1. Michael Barbaro and Tom Zeller, “A Face Is Exposed for AOL Searcher No. 4417749”, New York Times, Accessed Feb 17 2016, Available Online at: http://www.nytimes.com/2006/08/09/technology/09aol.html
  1. Greg Sadetsky, “AOL Dataset”, Accessed Feb 17 2016, Available Online at: http://www.gregsadetsky.com/aol-data/
  1. com – Text-mining and Word Clouds – http://www.sthda.com/english/wiki/text-mining-and-word-cloud-fundamentals-in-r-5-simple-steps-you-should-know

 

 

 

 

 

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Data Analytics Challenges

By Kato Mivule

Part 1, Part 2, Part 3, Part 4, Part 5

There are a number of challenges any data analytics project will have to give serious consideration. Below, we identify and classify five main challenges that any data analytics specialist will always encounter: (i) the problem definition challenge, (ii) the data preprocessing challenge, (iii) the big data challenge, (iv) the unstructured data challenge, and (v) the evaluation of results challenge [1] [2] [3] [4].

The problem definition challenge

  • Many data analytics problems are not well defined by stakeholders and therefore require a collaboration between domain and technical specialists to determine the data to be used and outcomes, and the algorithms needed to accomplish the tasks.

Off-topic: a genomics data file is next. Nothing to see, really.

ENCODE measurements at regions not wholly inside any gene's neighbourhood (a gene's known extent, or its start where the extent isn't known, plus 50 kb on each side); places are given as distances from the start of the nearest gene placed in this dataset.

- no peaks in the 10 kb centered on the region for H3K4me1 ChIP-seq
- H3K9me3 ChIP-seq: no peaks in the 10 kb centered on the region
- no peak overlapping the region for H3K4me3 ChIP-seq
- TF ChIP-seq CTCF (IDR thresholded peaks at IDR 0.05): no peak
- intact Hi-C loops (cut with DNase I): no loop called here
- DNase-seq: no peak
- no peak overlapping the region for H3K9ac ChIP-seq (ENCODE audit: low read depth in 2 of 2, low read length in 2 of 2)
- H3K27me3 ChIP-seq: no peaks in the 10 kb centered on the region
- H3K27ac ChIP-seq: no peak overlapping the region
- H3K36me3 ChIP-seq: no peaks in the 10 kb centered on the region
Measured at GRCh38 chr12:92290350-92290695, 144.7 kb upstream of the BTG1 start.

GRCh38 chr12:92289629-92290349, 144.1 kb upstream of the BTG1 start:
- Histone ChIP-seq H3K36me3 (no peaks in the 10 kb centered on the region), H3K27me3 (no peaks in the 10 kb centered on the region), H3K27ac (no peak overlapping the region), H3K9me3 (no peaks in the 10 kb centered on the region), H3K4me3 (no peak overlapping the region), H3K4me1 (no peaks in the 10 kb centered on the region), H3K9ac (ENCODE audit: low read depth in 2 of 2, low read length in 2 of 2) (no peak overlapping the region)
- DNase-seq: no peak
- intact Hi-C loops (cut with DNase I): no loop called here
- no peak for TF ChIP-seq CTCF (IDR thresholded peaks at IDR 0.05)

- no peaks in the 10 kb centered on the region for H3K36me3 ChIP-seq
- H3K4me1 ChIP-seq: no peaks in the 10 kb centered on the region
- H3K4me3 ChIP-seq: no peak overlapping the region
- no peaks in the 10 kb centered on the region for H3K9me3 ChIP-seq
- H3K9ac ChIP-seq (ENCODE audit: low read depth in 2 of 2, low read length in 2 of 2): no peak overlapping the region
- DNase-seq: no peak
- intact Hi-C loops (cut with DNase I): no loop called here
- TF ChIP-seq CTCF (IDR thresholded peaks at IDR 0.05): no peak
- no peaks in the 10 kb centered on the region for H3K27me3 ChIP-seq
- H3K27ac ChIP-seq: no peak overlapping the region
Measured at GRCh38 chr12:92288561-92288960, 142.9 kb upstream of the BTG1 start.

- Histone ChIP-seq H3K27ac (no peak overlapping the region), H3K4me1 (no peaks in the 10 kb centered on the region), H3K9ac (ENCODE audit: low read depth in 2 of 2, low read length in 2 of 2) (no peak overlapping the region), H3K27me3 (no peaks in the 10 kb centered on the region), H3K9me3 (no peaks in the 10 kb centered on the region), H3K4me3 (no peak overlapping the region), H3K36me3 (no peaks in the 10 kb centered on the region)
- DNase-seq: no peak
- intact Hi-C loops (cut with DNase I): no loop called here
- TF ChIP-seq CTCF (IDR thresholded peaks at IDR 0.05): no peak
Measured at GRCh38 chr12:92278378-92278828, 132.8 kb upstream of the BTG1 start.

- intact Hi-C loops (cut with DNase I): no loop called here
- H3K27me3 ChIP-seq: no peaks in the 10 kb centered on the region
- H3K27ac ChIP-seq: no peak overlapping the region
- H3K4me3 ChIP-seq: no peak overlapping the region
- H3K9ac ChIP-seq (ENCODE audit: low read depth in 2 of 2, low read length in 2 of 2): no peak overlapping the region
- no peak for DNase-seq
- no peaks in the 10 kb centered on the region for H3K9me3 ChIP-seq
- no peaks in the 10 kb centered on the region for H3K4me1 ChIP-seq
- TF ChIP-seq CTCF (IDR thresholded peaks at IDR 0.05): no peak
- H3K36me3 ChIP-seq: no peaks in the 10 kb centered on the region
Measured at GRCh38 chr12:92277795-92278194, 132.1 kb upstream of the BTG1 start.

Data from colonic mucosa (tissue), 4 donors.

The data preprocessing challenge

  • Most of the datasets presented for data analytics comes incomplete and not in the required format to properly apply data analytics algorithms. During the data preprocessing stage, data has to be placed in a format suitable for the data mining and machine learning algorithms.
    • Missing values: during the preprocessing phase, missing values in the data have to be replaced with average values or the most frequent values.
    • Noisy data: incorrect and invalid values have to be removed and replaced as well.
    • Irrelevant values: values that offer no insight to the problem being solved are removed at this stage.
    • Outliers: these are values that are too high or too low that they affect the overall outcome of the data analytics results. For example, a dataset containing the salary of both the CEO and Janitor might not reflect well on the average salary of workers in that organization. Yet simply removing the outliers would be a loss of valuable data, and therefore a challenge to data analytics.

The big data challenge

  • The exponential growth of data on a daily basis presents an ever growing challenge for data analytics in terms of computation resources needed to analyze such datasets.